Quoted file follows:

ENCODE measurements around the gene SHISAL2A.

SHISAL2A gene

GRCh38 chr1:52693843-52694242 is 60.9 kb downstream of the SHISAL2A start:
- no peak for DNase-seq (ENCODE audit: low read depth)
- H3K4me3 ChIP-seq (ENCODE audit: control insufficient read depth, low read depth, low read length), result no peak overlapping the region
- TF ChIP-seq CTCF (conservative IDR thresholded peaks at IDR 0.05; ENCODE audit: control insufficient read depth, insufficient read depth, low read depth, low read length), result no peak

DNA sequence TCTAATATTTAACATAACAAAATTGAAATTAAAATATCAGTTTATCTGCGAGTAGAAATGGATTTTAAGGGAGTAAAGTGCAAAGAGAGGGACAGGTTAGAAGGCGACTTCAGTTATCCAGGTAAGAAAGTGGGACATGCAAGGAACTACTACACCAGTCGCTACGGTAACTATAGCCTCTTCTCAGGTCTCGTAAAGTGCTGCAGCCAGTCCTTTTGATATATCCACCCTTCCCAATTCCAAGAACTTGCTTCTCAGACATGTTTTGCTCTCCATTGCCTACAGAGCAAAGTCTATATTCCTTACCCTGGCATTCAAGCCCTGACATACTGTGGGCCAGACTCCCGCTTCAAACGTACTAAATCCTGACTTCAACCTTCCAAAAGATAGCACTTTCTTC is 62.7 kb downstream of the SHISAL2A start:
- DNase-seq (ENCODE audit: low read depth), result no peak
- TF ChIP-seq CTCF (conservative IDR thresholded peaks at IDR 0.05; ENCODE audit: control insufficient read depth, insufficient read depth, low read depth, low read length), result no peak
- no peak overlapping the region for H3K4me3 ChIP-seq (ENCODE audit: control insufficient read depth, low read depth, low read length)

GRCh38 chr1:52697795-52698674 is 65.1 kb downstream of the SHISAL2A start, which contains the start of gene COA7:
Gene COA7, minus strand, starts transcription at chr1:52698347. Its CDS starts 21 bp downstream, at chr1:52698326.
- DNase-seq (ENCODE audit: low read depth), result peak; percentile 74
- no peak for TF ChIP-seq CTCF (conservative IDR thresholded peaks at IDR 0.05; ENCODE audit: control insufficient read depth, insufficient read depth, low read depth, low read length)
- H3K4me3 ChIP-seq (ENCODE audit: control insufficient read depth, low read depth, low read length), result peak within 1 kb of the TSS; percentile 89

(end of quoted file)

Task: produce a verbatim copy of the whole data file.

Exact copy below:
ENCODE measurements around the gene SHISAL2A.

SHISAL2A gene

GRCh38 chr1:52693843-52694242 is 60.9 kb downstream of the SHISAL2A start:
- no peak for DNase-seq (ENCODE audit: low read depth)
- H3K4me3 ChIP-seq (ENCODE audit: control insufficient read depth, low read depth, low read length), result no peak overlapping the region
- TF ChIP-seq CTCF (conservative IDR thresholded peaks at IDR 0.05; ENCODE audit: control insufficient read depth, insufficient read depth, low read depth, low read length), result no peak

DNA sequence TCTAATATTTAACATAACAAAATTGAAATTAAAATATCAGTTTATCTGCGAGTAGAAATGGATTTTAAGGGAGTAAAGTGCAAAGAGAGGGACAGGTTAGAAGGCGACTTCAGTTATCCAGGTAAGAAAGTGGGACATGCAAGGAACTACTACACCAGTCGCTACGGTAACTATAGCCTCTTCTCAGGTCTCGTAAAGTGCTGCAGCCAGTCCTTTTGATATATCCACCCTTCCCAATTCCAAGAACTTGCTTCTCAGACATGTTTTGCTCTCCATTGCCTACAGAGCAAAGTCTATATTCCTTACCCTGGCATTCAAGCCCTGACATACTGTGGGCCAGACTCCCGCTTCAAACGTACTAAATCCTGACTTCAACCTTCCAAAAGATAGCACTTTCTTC is 62.7 kb downstream of the SHISAL2A start:
- DNase-seq (ENCODE audit: low read depth), result no peak
- TF ChIP-seq CTCF (conservative IDR thresholded peaks at IDR 0.05; ENCODE audit: control insufficient read depth, insufficient read depth, low read depth, low read length), result no peak
- no peak overlapping the region for H3K4me3 ChIP-seq (ENCODE audit: control insufficient read depth, low read depth, low read length)

GRCh38 chr1:52697795-52698674 is 65.1 kb downstream of the SHISAL2A start, which contains the start of gene COA7:
Gene COA7, minus strand, starts transcription at chr1:52698347. Its CDS starts 21 bp downstream, at chr1:52698326.
- DNase-seq (ENCODE audit: low read depth), result peak; percentile 74
- no peak for TF ChIP-seq CTCF (conservative IDR thresholded peaks at IDR 0.05; ENCODE audit: control insufficient read depth, insufficient read depth, low read depth, low read length)
- H3K4me3 ChIP-seq (ENCODE audit: control insufficient read depth, low read depth, low read length), result peak within 1 kb of the TSS; percentile 89